To add spaces would require the city to build a new lot or to move the west side of Main Street further into the mall property in order to add angled parking, Policki and Zipp said.

Ward said that any developer of the mall site is going to want ample parking so perhaps it can be part of the package.

Zipp said that angled parking on Main Street should be required as part of any plan for the ex-mall property.

Policki said that once the parking situation is addressed, the city will find new businesses seeking to open on Main Street.

Copyright 2009. All rights reserved.
Contact Steve Collins at scollins@bristolpress.com


Anonymous said...

I agree that the West side on Main Street needs angle parking.

But let’s stop looking at the city as the culprit. Tom Zipp buys a building with no parking, probably got a sweet deal. Tenants move into spaces that lack parking, probably got a good deal on rent. The Bristol Press is moving into a building that has no parking, probably got a deal on the rent.

Any one or all of these businesses could have located on Route 6 or in Forestville Commons or anywhere else that has ample parking. They located downtown, at least in part, because of the low rent. Now they DEMAND parking?

Isn’t this a bit like buying a house next to the airport and then complaining about the noise?

Hasn’t Tom Zipp gotten enough money from his buddy Rosenthal who helps him with fa├žade improvements, truck turnarounds and restaurant renovations?

Anonymous said...

I am glad to see that someone else besides me has linked Rosenthal and Zipp.

Hope the next one is Ward!

Anonymous said...

Plenty of vacant land on main st.Its not the citys problem . the land is their.

Anonymous said...


Anonymous said...

I'm against this idea. Angle parking is a hazard...especially when elderly folks are behind the wheel. They will back out right into cars and people. As well as hit the gas instead of the brake nd end up smashing through the storefronts...which has happened many times around here. A better idea would be to build a parking garage right where Ocean State Job Lot was and provide parking for Main St businesses. And please find a way to do something about that horrible looking train overpass. It's a disgrace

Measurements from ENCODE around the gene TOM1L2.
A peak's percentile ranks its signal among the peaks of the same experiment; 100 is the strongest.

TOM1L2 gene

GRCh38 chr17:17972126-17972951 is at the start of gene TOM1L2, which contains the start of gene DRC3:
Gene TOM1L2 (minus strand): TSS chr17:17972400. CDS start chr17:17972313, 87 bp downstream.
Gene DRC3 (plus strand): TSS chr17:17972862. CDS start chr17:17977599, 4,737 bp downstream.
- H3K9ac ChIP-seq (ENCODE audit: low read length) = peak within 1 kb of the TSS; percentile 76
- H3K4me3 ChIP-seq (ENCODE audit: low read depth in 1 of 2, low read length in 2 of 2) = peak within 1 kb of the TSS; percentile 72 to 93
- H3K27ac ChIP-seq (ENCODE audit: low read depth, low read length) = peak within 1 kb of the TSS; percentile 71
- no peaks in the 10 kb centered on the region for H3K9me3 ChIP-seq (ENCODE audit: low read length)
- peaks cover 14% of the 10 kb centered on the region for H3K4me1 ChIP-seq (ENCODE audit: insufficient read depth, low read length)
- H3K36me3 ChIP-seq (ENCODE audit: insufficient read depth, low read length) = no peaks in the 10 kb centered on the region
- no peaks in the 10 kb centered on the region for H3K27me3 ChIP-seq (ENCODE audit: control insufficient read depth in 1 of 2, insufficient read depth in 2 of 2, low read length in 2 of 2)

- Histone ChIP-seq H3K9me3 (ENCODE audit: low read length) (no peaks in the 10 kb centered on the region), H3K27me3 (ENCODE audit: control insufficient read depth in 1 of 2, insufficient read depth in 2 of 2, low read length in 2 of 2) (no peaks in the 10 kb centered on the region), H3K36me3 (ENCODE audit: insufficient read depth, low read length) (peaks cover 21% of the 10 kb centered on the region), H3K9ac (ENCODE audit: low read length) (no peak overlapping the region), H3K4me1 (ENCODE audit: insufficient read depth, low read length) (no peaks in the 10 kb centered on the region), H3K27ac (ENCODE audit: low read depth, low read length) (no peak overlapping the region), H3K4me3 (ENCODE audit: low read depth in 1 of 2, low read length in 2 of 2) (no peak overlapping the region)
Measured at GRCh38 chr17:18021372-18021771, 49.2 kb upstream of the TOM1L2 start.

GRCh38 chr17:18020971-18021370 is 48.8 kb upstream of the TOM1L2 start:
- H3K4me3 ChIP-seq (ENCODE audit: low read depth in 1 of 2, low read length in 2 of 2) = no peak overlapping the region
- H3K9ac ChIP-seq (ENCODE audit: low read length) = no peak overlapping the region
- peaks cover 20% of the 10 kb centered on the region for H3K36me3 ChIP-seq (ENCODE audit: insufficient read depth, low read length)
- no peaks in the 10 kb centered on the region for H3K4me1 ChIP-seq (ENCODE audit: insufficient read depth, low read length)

Anonymous said...

Yah Cockayne, but don't raise taxes.

So how do you propose to do it?

Anonymous said...

The City is not Santa Claus you know.

Anonymous said...

This is not the citys problem. The old main st is gone. Un less the politians finish destroying it and new people moving in take over they dont drive any way.Then we could pick one of them to be mayor.

Anonymous said...

Don't we have a Parking Authority anymore, or has the mayor taken that over too?

U R clueless said...

if you weren't so stupid, you might call city hall to see if we still have a parking authority or do you need to be retrained to use a telephone book - 9:11?

Anonymous said...


Maybe the Mayor ought to call City Hall and check on the status of the Parking Authority: he seems to be working at usurping their role in the city's operation.

Anonymous said...

U R CLueless

Looks like you've been had!

Can't you see a rhetorical/sarcastic question when you see one?

I read it as why is the mayor playing king and bypassing the Parking authority.

Which he apparently is.

Anonymous said...